Imagine your life is a tower that you are slowly building as the years go on. I see those books as the building blocks of the tower of my own life, the stones of my foundations (or at least, for the purposes of this post, the foundation for my love of fantasy in both reading and writing, which is what I’m here to talk about) that come and go in a way as I gain new interests, so that sometimes it feels like betrayal . . . How could you move on? But I can always go back down the winding stairs of the tower and visit them again, and they’ll always be a part of me. They all inform who I am, and what my reading taste is, and how I think, and what I want to be and do, and most especially (for this writer) what I write as well.
I can see blocks of time in this Fantasy Tower of my life.
Level One: Prydain and MacDonald
It started with George MacDonald’s The Princess and the Goblin, and Lloyd Alexander’s Prydain Chronicles. I don’t know which were first, I only know, looking back, that they were very early and, I believe, introduced me to Fantasy. Those are at the base of the tower; they were the first, and I read them and was enchanted. I LIVED in those worlds, and I loved those stories and characters so much. I still do, as with all of these. I’m afraid some of my earliest writings bore an uncanny resemblance to both those works, but we all start somewhere, yes? 😉
So, first was my beginning years of loving fantasy, with MacDonald and Prydain. (I believe Narnia came in somewhere around there a little after, and other works of Fantasy, though I don’t know how extreme their influence was.) That’s the first layer of stones at the base of the tower of Fantasy. They’re awhile ago from when I was younger and wasn’t aware of my tower, so it’s a little jumbled and vague, hidden in mists near the ground, and more instinctive than my deeper understanding of the later portions as I grew older, as I look back and remember better.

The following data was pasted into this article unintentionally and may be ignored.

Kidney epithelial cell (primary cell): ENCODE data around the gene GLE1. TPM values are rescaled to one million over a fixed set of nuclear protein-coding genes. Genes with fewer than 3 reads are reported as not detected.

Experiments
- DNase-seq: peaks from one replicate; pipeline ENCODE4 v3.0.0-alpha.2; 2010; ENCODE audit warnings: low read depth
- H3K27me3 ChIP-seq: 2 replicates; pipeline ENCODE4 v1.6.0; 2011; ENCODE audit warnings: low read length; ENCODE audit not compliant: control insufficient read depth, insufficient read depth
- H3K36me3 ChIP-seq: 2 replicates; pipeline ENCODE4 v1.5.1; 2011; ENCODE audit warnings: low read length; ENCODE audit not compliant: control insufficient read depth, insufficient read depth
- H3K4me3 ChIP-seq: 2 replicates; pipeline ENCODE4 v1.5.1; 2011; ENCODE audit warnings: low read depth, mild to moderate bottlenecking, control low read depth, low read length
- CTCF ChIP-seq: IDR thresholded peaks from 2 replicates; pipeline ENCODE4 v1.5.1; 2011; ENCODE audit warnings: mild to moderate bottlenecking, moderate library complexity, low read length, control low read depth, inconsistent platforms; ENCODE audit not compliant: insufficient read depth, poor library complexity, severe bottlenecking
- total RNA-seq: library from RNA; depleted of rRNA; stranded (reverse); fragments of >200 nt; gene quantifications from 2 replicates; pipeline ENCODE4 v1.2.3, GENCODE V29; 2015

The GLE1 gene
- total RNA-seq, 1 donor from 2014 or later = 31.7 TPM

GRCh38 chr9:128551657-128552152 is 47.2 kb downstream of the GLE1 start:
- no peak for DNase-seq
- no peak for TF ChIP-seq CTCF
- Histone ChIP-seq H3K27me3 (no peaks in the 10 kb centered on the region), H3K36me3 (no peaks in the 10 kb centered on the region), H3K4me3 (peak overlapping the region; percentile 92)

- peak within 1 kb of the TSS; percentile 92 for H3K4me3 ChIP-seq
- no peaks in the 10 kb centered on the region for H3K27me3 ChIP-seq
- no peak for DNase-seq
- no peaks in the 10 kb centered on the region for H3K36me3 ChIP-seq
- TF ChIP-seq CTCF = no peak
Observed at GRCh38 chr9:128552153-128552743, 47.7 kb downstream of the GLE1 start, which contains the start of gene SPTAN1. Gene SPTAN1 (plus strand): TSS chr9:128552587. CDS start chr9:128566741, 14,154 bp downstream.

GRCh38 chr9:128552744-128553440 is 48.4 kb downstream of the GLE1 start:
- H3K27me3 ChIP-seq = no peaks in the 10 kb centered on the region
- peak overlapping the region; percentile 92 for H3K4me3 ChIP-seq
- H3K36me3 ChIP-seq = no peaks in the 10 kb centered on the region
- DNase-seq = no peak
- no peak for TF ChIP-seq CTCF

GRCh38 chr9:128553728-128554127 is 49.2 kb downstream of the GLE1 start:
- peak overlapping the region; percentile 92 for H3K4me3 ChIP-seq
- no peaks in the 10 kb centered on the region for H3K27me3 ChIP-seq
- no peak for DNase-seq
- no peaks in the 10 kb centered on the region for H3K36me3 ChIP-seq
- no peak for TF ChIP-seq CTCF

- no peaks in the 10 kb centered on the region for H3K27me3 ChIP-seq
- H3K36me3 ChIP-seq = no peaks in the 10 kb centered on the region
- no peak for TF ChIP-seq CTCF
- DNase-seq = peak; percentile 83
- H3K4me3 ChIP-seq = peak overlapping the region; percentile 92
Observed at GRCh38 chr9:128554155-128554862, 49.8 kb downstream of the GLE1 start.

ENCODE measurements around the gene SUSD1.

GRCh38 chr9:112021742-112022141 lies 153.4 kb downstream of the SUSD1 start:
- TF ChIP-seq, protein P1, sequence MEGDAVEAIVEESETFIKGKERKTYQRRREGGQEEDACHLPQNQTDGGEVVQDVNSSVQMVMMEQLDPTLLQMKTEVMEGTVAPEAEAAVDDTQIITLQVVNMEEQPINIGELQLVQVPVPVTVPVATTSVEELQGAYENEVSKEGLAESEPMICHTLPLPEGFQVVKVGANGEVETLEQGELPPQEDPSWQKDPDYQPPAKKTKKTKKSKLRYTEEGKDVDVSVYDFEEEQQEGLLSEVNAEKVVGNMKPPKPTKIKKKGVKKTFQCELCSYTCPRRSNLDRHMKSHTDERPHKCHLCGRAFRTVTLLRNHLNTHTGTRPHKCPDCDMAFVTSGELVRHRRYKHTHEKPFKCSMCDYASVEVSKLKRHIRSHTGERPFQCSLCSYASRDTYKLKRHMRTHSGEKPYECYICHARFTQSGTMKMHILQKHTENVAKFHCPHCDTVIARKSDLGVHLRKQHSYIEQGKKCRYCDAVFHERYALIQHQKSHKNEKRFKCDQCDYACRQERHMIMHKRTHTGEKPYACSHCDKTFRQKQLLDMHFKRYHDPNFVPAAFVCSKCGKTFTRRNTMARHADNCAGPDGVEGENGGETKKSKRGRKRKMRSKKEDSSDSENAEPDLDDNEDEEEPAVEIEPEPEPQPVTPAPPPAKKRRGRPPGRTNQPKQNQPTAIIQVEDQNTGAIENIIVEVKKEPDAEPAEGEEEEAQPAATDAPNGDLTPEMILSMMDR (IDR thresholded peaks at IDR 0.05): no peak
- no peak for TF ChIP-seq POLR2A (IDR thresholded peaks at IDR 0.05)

(Do you know why it’s called “in the mists of time”? Because YOU CAN’T SEE VERY WELL INTO IT. Ahem. Foggy memories… *shakes head*)
Level Two: Tolkien
The next really big thing, which is the largest on the fantasy tower so far, was Tolkien.
I read The Hobbit at one point, and then I later read The Lord of the Rings for the first time when I was ten or so, I believe. Some writers (and readers) come to Tolkien first, as their big fantasy introduction, but for me I already had the groundwork of fantasy laid; Tolkien served to strengthen it and built the next part of the tower, and was a focus of mine for many years, my absolute favorite. As I mentioned, I was enchanted and fell in love with these books, and went on to read The Silmarillion (several times), as well as reading any other works, finished or unfinished, by Tolkien that I could get my hands on. But not only were these stories, this world, these characters and languages, epic and beautiful and beloved and some of my favorites of all time, but the author himself simply seemed . . . right.
Tolkien was a kindred soul, and I know that sounds pompous to say, but when I read his letters and thoughts, I find myself agreeing with him and thinking “Oh! Yes! I’m just like that!” on so many levels. He and I just agree so well and have such similar temperaments. I’m not saying I’m anywhere near his level of talent or genius etc., I’m merely saying that he and I click, in a way that no other author that I can currently think of who I’ve run across does.
Tolkien’s works remain the next solid layer of my Fantasy tower, a very large portion of it, and still inform so much of my life and core personality and interests today.